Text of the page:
“I will take all the necessary precautions to ensure the health and safety of all others. I appreciate and thank everyone for their concern in advance. I look forward to a full recovery and returning to competition as soon as possible.”
Will the world’s 18th-ranked male golfer be able to compete in the British Open, which is scheduled to be held July 15-18?
To be cleared for competition, Matsuyama now needs a) to be quarantined for 10 days or b) have a pair of negative tests more than 24 hours apart.
Matsuyama is penciled in to compete for Japan at the Olympic men’s golf tournament, which gets underway July 29 at Kasumigaseki Country Club in Kawagoe, Saitama Prefecture.
Tournaments Canceled in Japan for Second Straight Year
The Rakuten Japan Open and Toray Pan Pacific Open will not be held in 2021, marking the second straight year that both events have been canceled due to the global pandemic.
The Japan Open is an ATP Tour event. The men’s tournament was scheduled to be held October 4-10 in Tokyo.
The Pan Pacific Open is a WTA Tour event. It was slated to be held in September.
October’s China Open, a men’s and women’s tournament, in Beijing has also been called off, the ATP said, citing the same reason as the decision made by Japan Open organizers: “due to restrictions related to COVID-19.”
The Pan Pacific Open executive committee released a statement on Friday, July 2 after announcing the 2021 event has been canceled.
“The Executive Committee, together with WTA, looked at every possible way to make this international tournament happen, by implementing various measures to prevent the spread of novel coronavirus (COVID-19) including the idea of restricting admissions, in order to prioritize the health and safety of everyone involved including players, officials, ball boys and girls, stewards, sponsors and partners, suppliers and contractors, media, guests and all other staff,” read the statement. “However, also in consideration of the border enforcement and quarantine measures for those traveling to Japan, the Executive Committee made a heartrending decision that it was best to cancel the tournament.”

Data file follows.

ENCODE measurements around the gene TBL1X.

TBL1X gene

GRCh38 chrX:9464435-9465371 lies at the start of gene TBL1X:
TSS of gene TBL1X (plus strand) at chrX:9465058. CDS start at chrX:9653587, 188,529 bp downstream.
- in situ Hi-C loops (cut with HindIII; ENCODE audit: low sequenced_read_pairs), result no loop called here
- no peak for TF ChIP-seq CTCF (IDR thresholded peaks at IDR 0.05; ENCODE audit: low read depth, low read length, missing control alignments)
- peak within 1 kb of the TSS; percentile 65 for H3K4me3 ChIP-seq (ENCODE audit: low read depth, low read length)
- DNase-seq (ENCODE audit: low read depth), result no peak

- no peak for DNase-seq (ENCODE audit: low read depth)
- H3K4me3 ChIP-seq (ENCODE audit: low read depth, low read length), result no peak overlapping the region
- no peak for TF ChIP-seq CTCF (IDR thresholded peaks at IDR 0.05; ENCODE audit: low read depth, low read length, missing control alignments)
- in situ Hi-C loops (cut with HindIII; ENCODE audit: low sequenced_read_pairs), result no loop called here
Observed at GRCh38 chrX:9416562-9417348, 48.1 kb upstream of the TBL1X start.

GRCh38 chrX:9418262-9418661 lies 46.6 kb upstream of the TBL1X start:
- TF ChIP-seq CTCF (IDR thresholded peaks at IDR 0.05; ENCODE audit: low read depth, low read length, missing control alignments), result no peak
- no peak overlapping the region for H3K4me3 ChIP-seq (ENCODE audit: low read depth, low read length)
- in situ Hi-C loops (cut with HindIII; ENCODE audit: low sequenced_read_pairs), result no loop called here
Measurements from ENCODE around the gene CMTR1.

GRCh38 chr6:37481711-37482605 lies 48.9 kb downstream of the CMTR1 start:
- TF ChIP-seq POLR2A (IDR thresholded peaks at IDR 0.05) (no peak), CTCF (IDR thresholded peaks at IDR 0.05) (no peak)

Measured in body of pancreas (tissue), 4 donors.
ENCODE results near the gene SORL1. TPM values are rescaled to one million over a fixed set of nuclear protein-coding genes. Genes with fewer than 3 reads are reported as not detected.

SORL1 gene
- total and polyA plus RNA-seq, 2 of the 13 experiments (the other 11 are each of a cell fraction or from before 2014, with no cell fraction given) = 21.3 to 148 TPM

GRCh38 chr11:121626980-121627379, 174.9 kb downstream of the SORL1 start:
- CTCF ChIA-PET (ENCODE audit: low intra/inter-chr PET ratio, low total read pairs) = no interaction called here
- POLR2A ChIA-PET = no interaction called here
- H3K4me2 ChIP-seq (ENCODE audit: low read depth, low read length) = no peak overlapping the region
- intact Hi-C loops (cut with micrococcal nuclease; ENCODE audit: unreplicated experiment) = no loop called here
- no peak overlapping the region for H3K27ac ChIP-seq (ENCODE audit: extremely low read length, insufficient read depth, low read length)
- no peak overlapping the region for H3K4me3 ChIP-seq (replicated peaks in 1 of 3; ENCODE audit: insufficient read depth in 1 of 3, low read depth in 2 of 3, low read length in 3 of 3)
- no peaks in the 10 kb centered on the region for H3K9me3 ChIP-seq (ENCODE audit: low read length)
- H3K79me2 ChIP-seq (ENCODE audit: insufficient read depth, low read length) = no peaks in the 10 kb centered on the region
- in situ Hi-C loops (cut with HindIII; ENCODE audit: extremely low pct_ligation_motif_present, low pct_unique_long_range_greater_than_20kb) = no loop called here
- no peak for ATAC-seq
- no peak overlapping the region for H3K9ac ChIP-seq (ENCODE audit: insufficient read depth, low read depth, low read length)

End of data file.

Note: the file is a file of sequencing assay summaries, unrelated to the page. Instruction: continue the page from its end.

Quotes of the Week
“Special players present something thrilling for us to witness regularly. So fortunate 2 see this & will never take for granted. His joy for the game, appreciation of the fans truly overflows.”
ーJose Mota, a Los Angeles Angels broadcaster, tweeted on July 2 about Shohei Ohtani’s approach to the game.
“He was saying his ‘leg doesn’t hurt’ … He’s been training really well at the stable. His charges have gotten better and he has been moving really well.”
ーMiyagino, Hakuho’s stablemaster, on the legendary yokozuna’s physical condition in the run-up to the July Grand Sumo Tournament in Nagoya. The basho begins on July 4, and the injury-plagued Hakuho is seeking to complete a 15-day tournament for the first time since winning the Spring Basho in March 2020. Knee injuries and knee surgery have taken their toll on the 36-year-old, who hasn’t wrestled in a match since Day 2 of the 2021 Spring Basho.
“I always thought, ‘everyone should have a bike.’ It’s a very good change of pace in everyday life.”
ーRui Hachimura tells reporters about his affinity for cycling during an online news conference on June 29. The Washington Wizards forward, who has been an avid cyclist since his junior high school days in Toyama, officially announced his partnership with bicycle company Cannondale in May.
Editor’s note: Interested in submitting a news item for possible inclusion in the Japan Sports Notebook? Send an email with relevant information to email@example.com, or JAPAN Forward’s comment’s page or Facebook page and look for future editions of Japan Sports Notebook on our website.
Author: Ed Odeven